“Speak, Lord, in the Stillness”

"Speak, Lord, for Thy servant heareth…" (1 Sam. 3.9)

     INTRO.: A hymn which asks the Lord to speak to us and encourages us to listen is "Speak, Lord, in the Stillness" (#619 in Hymns for Worship Revised). The text was written by Emily May Grimes Crawford, who was born on May 10, 1864, at Lambeth in Surrey, England. In 1893, she went as a missionary to Pondoland in South Africa, where in 1904 she married Dr. T. W. W. Crawford, an Anglican minister with the Christian Missionary Society of Kikuyu in British East Africa. While in South Africa, she penned a couple of hymns, "The Master Comes! He Calls for Thee" in 1896, and these words under the title "The Quiet Hour." They were first published in her 1920 work Unseen Realities. The tune (Quietude) was composed by Harold Green (1871-1930).

     The son of a minister from Helme near Huddersfield in Yorkshire, England, and also a missionary in Pondoland, Green provided this music for Mrs. Crawford’s words around 1925, about five years before his death on the mission field. Apparently Dr. Crawford must have died in South Africa. After this, Emily returned to England and may have remarried. Her death occurred on July 9, 1927, at Folkstone in Kent, England. The song quickly became a favorite at the Keswick Convention in northern England and appeared in The Keswick Hymnbook of 1936 in England. From there it found its way into the Inter-Varsity hymnbooks of England and America. Among hymnbooks published by members of the Lord’s church during the twentieth century for use in churches of Christ, the song may be found in the 1992 Praise for the Lord, in addition to Hymns for Worship Revised (not in the original edition).

     This would be a good hymn to use just before the sermon in the worship service.

I. Stanza 1 suggests that we should listen to God’s word because it is the Lord who is speaking
"Speak, Lord, in the stillness While I wait on Thee;
Hushed my heart to listen, In expectancy."
 A. The Bible teaches that today God speaks to us by His Son: Heb. 1.1-2
 B. In order to hear Him, we must be waiting on Him: Ps. 27.14
 C. This means that we must have our hearts hushed to hear or listen to Him: Matt. 13.16

II. Stanza 2 suggests that we should listen to God’s word because it gives power
"Speak, O blessèd Master, In this quiet hour,
Let me see Thy face, Lord, Feel Thy touch of power."
 A. Jesus, through whom God speaks to us, wants to be our Master or Teacher: Jn. 13.12-17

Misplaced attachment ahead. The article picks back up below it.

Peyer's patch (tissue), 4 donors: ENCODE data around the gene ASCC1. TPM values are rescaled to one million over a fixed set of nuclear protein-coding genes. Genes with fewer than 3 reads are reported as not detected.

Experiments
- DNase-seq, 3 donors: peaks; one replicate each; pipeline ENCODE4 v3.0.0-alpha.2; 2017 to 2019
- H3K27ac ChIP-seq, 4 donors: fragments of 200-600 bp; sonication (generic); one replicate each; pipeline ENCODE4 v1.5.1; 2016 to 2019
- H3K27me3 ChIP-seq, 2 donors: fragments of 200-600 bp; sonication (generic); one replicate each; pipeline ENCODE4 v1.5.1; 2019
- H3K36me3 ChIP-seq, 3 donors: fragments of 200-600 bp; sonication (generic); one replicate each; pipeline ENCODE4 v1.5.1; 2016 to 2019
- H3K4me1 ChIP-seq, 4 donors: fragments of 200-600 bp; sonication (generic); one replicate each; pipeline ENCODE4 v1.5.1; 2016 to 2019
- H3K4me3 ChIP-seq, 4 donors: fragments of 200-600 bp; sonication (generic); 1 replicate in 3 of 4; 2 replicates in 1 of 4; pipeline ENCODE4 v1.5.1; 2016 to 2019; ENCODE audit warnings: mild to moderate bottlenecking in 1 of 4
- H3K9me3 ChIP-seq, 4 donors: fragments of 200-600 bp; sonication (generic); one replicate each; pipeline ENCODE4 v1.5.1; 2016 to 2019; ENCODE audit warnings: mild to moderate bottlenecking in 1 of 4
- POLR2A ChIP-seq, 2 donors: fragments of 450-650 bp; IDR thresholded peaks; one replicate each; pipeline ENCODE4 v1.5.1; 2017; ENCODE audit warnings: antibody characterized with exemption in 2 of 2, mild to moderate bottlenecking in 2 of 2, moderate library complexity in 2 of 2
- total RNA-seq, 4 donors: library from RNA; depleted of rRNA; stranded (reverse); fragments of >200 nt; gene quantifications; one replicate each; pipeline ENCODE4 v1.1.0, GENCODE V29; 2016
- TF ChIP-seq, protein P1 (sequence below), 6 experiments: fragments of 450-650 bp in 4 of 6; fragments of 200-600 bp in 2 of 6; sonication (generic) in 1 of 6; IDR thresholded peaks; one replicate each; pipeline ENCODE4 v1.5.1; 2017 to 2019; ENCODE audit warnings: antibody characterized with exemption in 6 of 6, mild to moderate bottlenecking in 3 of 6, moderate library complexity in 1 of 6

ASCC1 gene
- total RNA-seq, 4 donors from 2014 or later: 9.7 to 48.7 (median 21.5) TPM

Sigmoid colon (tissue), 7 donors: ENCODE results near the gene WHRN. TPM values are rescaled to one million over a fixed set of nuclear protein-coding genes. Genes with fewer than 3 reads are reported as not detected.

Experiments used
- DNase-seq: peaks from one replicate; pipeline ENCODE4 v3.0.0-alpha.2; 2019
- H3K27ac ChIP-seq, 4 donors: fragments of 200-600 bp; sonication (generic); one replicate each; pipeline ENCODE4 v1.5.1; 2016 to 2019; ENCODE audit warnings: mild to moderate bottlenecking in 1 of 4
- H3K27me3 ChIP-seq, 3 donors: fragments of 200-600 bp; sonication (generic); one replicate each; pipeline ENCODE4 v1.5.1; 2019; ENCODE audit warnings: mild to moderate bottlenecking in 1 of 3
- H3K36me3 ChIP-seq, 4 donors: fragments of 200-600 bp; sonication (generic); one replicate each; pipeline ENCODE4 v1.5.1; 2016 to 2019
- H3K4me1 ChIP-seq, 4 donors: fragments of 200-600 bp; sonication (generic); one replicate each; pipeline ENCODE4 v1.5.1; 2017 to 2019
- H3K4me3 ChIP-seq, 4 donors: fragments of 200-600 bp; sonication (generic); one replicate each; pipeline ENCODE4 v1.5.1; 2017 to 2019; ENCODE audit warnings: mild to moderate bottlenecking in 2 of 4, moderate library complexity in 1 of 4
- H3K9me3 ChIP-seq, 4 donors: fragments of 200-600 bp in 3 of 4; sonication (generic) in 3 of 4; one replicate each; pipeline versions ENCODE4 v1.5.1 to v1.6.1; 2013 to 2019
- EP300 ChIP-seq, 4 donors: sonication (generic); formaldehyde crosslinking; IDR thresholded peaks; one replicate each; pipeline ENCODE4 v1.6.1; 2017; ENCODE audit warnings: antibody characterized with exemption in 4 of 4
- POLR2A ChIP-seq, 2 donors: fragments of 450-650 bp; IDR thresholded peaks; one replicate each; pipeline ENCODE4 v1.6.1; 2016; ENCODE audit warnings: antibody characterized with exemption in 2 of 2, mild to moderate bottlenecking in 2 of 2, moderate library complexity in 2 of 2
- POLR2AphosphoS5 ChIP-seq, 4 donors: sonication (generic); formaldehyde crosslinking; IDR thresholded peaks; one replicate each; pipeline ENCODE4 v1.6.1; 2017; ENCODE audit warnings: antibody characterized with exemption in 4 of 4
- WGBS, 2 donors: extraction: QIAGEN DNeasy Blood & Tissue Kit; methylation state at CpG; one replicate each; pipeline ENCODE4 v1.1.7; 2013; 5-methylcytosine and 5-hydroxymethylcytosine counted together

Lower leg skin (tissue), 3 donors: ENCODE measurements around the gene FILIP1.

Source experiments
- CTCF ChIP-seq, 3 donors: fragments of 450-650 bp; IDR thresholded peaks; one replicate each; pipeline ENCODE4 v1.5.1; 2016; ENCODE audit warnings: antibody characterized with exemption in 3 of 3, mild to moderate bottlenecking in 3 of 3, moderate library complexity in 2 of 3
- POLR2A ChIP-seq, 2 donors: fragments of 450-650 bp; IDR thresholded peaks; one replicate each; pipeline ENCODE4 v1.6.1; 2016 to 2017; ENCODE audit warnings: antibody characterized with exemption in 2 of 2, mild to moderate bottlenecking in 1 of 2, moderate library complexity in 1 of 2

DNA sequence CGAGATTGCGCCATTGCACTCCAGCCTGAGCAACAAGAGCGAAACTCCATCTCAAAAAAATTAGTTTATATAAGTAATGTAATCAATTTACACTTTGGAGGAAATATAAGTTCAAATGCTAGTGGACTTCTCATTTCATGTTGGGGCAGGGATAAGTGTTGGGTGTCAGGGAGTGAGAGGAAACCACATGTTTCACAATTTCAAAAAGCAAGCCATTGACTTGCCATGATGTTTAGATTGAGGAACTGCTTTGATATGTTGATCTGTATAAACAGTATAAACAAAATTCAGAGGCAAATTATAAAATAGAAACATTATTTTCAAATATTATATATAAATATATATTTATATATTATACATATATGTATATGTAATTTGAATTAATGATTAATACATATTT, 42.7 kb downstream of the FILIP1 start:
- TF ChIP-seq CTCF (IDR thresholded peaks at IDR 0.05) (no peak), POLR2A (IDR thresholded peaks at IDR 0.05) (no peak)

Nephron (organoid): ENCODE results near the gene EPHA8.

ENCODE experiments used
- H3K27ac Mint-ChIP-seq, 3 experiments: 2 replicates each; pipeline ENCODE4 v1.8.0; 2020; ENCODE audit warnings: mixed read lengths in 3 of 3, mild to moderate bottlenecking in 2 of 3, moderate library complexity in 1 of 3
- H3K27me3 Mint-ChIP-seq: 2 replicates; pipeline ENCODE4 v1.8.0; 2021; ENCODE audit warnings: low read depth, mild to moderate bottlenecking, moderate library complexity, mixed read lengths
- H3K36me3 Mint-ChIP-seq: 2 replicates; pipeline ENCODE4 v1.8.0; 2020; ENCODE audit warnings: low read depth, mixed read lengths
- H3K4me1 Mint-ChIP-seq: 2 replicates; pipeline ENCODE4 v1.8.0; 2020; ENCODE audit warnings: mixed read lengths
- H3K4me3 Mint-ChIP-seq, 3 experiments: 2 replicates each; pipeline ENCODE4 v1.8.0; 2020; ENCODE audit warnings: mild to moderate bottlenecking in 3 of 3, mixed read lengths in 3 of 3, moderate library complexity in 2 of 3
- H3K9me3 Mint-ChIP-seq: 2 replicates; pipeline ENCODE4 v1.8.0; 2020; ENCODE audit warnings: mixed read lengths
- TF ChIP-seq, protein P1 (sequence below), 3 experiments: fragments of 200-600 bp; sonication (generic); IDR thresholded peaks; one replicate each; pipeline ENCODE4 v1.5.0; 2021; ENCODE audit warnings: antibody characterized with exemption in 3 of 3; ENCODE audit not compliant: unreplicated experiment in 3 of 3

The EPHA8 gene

B. While we do not literally see His face in this life, through His completed word we come to know Him as if we are face to face with Him: 1 Cor. 13.10-12
 C. Also we do not feel His literal touch of power, but we receive His power of salvation in the gospel: Rom. 1.16

III. Stanza 3 suggests that we should listen to God’s word because it is life
"For the words Thou speakest, ‘They are life’ indeed;
Living Bread from Heaven, Now my spirit feed!"
 A. This stanza helps us to see the figurative nature of the song, because it reminds us that the words which Christ has spoken and are communicated to us through the written word are life indeed: Jn. 6.63
 B. Thus, we understand that it is by His words that Jesus is the living bread who came down from heaven: Jn. 6.51
 C. This is why we must look to Him to feed our souls with the food which endures to everlasting life: Jn. 6.27

IV. Stanza 4 suggests that we should listen to God’s word because it brings us into His presence
"Speak, Thy servant listens; I await Thy word.
Let me know Thy presence, Let Thy voice be heard."
 A. The Lord wants each of us to be His servant: 2 Tim. 2.24
 B. While we do not literally come into the presence of God, as His servants we do have the privilege of coming into His spiritual presence as we appear before the throne of grace: Heb. 4.14-16
 C. The means by which we come into His spiritual presence is by hearing His voice and following Him, just as the sheep hear the voice of the shepherd, follow it, and thus come to him: Jn. 10.27

V. Stanza 5 suggests that we should listen to God’s word because it helps us yield to Him
"All to Thee is yielded, I am not my own;
Blissful, glad surrender, I am Thine alone."
 A. When we obey God’s word, we yield ourselves as slaves of righteousness: Rom. 6.16-18
 B. We must remember that because of the price that God paid to redeem us, we are not our own: 1 Cor. 6.19-20
 C. Therefore, we must continue to listen to and obey God’s word that we may be His alone as His own special (peculiar) people: Tit. 2.11-14

VI. Stanza 6 suggests that we should listen to God’s word because it will fill us with the knowledge of His will
"Fill me with the knowledge Of Thy glorious will;
All Thine own good pleasure In my life fulfill."
 A. God wants us to be filled with knowledge in all wisdom and spiritual understanding: Eph. 1.17-18
 B. However, the means by which we gain such knowledge is by understanding what the will of the Lord is, and that comes by reading what inspired apostles and prophets wrote: Eph. 3.3-5, 5.17
 C. The purpose of such knowledge is to fulfill in our lives God’s own good pleasure: Eph. 1.3-5

CONCL.: There is a seventh stanza:
"Like ‘a watered garden,’ Full of fragrance rare,
Ling’ring in Thy presence Let my life appear."
Some might object to a song such as this, thinking that it encourages a belief in some kind of direct, supernatural communication by which God speaks to us. However, that is not necessarily the case. If we can understand that passages in the scripture which say that God speaks to us do not refer to a direct, supernatural communication but to His speaking to us through His word, we should be able to understand the song in the same way. Hence, whenever we approach God’s word, whether in our private study or in hearing it preached by another, we should quiet our hearts and say, "Speak, Lord, in the Stillness."


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